Set in Anatolia in 1922, The Maze describes the retreat of a Greek brigade to the sea. Under the questionable guidance of a brigadier addicted to morphine and a hypocritical priest without the slightest understanding of their parlous situation, the detachment is lost in the arid landscape. Thanks to the trail of droppings left by a runaway horse, they reach a town where we are introduced to a venal mayor, a schoolmaster, an Armenian grocer, a French whore and various others. A mysterious spate of thefts is explained, and the man responsible for spreading seditious pamphlets is identified. Accompanied by civilians of the professional classes, the brigade then makes its way to the sea, leaving behind the Turkish underclass.
It is not immediately clear why this is such a good novel. Nothing very exciting happens yet it is compelling, there is no love story to speak of yet it is moving, and the events seem remote to an English readership. But the book is wholly absorbing. I finished it (without having made any notes, for there is nothing jarring or spectacular) and wondered what had happened. Should I write about the portrait of moral decay? About the psychology? The characters? The plot? The prose? The parallel between the physical journey and the group’s spiritual progress? Each aspect (and there are many) deserves only praise — and somehow still feels beside the point. Nothing is central but everything is integral. Deft artistry must be at work to make something so much greater than the sum of its parts.
In an epigraph, Karnezis quotes the famous passage from Xenophon, ‘The sea! The sea!…’, as if asserting at the outset the mythic nature of what follows. Then in a short historical note he scotches the popular modern myth that the Turks were responsible for the aggression that caused the Greeks to be expelled from Asia Minor in 1922. Actually, says this author with a notably Greek name, the Greeks invaded with the aim of ‘permanent annexation to Greece of the Mediterranean Ottoman regions …’ We are then taken on a journey through a ‘maze’, both quasi-mythic narrative devices. Although most of Karnezis’ characters have names, he often refers to them by their titles: the priest, the brigadier, the medic, the journalist, the mayor, the whore, the schoolmaster, the grocer, the servant, the idealist. But while each is an archetype, none is a caricature. It is remarkable how Karnezis manages to convey the mythic weight of each one as well as their individuality, until you begin to wonder if it is not precisely because each has mythic status that every character is convincing. The author’s unobtrusive use of the devices of myth to tell his story elegantly complements the way in which myths feature within it. The brigadier lies down at the end with his Lexicon of Greek and Roman Myths, from which he has quoted regularly under the illusion that they explain something in the world about him. (Karnezis’ only self-conscious touch, but it is a nice one, is the attachment of footnotes to his overt references to myths, thereby demonstrating that such stories are specialised knowledge and no longer function as myths in our culture.) The priest has no Bible, the church is full of rats, the fortune-teller uses a pedal-operated contraption to lift the table, the medic suspects he is prolonging life only to prolong suffering … The book is suffused with bankrupt myths.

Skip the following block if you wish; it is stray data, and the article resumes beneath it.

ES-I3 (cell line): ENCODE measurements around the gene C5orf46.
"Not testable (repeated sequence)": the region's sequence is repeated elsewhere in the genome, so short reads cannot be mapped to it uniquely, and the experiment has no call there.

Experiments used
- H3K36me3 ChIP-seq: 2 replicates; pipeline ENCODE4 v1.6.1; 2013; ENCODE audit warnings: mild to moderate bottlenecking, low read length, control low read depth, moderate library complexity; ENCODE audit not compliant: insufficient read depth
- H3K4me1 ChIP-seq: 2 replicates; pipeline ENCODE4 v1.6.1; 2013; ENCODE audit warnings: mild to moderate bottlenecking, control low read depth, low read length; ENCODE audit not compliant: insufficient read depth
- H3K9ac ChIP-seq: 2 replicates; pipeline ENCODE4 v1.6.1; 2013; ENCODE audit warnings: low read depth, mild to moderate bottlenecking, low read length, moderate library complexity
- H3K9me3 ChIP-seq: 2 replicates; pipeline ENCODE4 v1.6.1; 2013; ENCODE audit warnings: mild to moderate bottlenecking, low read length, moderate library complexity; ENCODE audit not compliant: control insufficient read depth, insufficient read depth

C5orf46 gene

Yet this approach too is misleading because it reduces a very rich book. Through the prism of a fleeting moment Karnezis has created a portrait of the human condition whose truth might be transported anywhere. Nor is this accidental, for the transience of the events functions as a metaphor for our lives. The literary virtues of The Maze are traditional ones but they are achieved with such beauty and conviction that they seem to be reinvented, and the work comes across as one of unusual originality.